Sanctions and the worst drought for almost 20 years continue to cause hardship for millions of North Koreans, while the country's leaders press ahead with its nuclear programme.

Japanese documentary maker Jiro Ishimaru, who runs a network of citizen journalists inside North Korea, said ordinary North Koreans face a daily struggle to eat, with the majority of food going to the nation's million-strong army.

"For one thing, there are too many soldiers to feed," Ishimaru told the Guardian.

He added that even in the army food is creamed off for elite officers.

He said: "Corruption is rife, so that by the time senior military officers have taken their share of food provisions to sell for profit on the private market, there is next to nothing left for ordinary soldiers."

Conditions look set to worsen for the country's 25 million population after state-media announced this week that leader Kim Jong Un has ordered increased production of key missile parts.

Following a tour of a chemical plant, Kim is reported to have "instructed the institute to produce more solid-fuel rocket engines and rocket warhead tips," said local broadcaster KCNA.

The move comes amid a period of intense brinkmanship between Kim and US President Donald Trump as they trade threats over the secretive police state's missile testing programme.

"In an ordinary country there would be riots over the food shortages, but not in North Korea," said Ishimaru.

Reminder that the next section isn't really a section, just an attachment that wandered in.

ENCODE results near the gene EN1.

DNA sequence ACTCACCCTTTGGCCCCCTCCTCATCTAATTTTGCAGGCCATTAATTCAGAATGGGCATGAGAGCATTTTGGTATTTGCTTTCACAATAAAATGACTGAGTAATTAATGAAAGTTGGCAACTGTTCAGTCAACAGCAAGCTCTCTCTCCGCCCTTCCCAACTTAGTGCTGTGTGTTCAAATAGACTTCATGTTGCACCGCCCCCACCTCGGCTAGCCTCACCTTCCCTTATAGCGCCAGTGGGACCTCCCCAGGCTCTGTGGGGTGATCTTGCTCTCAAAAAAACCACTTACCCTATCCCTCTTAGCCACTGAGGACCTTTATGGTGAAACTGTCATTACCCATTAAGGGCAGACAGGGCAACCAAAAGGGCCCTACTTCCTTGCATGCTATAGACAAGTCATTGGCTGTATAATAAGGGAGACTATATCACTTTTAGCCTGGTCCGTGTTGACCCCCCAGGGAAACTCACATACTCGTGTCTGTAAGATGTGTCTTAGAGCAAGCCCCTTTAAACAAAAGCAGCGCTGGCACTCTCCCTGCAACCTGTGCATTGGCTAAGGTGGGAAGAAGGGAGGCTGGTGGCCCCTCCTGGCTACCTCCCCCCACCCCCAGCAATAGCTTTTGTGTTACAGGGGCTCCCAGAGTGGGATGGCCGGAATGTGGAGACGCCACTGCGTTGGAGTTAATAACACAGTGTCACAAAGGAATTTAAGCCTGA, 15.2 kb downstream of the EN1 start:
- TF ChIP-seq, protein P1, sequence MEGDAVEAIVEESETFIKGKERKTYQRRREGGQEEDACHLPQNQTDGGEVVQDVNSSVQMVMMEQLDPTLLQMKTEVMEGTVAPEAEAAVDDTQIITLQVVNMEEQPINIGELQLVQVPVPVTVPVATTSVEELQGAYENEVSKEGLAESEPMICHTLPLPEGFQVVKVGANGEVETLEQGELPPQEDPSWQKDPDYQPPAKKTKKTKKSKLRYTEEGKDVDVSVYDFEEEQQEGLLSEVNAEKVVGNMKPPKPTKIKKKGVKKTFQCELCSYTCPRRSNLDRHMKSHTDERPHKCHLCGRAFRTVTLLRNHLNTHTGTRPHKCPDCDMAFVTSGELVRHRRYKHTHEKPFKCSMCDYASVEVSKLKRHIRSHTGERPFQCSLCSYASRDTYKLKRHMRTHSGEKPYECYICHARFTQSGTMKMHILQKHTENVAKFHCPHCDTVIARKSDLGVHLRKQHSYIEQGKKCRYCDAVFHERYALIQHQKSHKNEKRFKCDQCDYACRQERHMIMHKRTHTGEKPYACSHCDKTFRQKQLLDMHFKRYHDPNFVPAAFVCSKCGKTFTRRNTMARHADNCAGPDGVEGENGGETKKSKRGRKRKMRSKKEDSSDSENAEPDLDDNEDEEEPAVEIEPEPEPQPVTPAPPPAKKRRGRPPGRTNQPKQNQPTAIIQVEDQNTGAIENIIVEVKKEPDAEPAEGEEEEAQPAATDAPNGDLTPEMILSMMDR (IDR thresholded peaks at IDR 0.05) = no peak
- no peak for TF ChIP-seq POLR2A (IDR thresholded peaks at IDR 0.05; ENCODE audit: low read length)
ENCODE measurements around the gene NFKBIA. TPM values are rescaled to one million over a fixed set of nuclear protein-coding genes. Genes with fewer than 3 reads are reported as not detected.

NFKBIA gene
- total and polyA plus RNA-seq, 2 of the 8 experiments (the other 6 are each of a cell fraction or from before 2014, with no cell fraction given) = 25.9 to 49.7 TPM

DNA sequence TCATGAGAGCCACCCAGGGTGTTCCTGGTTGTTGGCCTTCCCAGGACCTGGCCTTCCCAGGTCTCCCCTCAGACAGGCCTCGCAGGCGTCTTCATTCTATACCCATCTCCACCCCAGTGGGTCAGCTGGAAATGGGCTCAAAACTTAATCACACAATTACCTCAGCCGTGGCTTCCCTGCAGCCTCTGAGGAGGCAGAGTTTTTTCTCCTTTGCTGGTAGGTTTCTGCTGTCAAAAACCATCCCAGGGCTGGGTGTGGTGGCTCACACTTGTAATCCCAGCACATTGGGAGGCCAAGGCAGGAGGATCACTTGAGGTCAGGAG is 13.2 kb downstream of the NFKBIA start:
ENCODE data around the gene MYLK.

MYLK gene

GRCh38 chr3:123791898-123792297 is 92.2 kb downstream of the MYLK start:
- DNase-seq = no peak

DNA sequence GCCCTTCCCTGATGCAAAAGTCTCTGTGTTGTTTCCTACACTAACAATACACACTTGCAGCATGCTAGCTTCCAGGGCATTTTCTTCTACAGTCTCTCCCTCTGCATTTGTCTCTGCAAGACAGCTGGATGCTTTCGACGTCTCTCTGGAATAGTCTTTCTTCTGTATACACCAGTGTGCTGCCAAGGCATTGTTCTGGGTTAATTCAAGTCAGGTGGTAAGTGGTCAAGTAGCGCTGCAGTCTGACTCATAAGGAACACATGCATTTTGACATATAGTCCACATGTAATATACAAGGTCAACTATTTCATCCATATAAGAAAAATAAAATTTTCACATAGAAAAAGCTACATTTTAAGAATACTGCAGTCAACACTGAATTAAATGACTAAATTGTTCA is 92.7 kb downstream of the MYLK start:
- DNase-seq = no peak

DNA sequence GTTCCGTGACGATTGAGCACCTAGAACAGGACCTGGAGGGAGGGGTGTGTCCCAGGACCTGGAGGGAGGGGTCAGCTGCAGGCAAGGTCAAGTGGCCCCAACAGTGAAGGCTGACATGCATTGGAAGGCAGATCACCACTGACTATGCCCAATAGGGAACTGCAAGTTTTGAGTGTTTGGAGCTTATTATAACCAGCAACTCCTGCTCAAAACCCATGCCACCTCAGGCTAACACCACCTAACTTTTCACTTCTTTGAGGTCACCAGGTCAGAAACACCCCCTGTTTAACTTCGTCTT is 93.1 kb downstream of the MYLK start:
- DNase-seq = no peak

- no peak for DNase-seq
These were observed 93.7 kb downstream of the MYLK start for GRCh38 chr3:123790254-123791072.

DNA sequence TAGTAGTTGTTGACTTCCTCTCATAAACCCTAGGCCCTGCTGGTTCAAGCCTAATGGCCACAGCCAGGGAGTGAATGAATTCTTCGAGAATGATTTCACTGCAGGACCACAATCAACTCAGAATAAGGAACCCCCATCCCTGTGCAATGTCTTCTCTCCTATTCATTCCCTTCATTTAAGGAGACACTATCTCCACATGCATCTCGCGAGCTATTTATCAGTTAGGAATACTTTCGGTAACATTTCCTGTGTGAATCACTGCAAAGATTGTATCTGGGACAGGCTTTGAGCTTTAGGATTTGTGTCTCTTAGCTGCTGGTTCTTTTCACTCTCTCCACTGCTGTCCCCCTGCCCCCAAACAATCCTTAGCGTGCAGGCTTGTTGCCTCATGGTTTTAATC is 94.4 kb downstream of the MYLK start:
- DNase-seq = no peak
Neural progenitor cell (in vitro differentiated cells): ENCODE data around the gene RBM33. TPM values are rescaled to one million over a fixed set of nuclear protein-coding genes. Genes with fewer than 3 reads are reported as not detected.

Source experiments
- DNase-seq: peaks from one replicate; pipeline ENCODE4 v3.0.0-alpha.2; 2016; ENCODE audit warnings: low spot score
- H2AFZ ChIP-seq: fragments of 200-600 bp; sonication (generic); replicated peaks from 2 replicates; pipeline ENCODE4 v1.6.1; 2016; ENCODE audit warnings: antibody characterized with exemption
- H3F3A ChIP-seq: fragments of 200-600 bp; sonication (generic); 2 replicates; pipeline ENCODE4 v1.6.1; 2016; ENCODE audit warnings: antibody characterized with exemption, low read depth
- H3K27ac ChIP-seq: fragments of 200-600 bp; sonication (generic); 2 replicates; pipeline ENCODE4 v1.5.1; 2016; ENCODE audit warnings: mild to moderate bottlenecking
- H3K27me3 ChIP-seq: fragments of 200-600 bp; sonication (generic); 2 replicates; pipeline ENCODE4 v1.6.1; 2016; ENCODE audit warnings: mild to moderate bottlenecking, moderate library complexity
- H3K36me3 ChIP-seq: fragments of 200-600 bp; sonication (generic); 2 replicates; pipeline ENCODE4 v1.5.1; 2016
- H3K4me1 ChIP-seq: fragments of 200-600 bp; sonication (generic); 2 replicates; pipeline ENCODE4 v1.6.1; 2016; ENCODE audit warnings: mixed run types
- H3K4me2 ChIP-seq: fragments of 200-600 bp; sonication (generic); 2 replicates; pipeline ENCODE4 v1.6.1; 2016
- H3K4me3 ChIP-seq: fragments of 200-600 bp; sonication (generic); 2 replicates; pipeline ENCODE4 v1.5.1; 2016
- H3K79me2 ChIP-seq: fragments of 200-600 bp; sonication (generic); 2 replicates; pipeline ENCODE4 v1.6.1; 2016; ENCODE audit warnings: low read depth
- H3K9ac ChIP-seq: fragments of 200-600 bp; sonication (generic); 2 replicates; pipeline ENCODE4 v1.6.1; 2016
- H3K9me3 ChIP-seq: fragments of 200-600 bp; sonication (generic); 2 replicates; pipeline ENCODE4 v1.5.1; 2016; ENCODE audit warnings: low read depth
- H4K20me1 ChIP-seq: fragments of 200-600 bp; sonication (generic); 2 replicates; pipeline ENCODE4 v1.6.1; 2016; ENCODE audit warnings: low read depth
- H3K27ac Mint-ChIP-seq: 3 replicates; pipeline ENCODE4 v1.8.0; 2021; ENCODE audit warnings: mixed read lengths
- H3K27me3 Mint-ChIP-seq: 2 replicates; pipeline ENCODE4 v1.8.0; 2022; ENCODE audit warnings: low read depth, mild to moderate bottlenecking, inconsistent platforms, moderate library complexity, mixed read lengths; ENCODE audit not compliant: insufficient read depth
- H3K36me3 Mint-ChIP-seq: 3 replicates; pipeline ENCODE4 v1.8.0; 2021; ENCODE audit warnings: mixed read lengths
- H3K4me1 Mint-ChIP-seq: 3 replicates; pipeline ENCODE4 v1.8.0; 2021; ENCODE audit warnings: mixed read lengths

Inside North Korea
People work in a field just outside North Korean capital, Pyongyang Damir Sagolj/Reuters

The UN Food and Agriculture Organisation said in a special alert last month it estimated North Korea's early-season crop production was down almost a third compared to the same period a year ago.

It said Pyongyang faced severe food shortages due to the worst drought since 2001, affecting such staple crops as rice, maize, potatoes and soybeans.

The report said: "More rains are urgently needed to avoid significant decreases in the main 2017 cereal production season. Should drought conditions persist, the food security situation is likely to further deteriorate."

In the meantime beefed up UN sanctions passed earlier this month aimed at slashing North Korea's $3bn (£2.3bn) annual export revenue by a third - through cutting back on its trade in basic commodities and seafood - are set to hit ordinary Koreans ranging from workers at its large Musan iron ore mine, in the north-east, to local fishermen, scattered along the nation's coastline.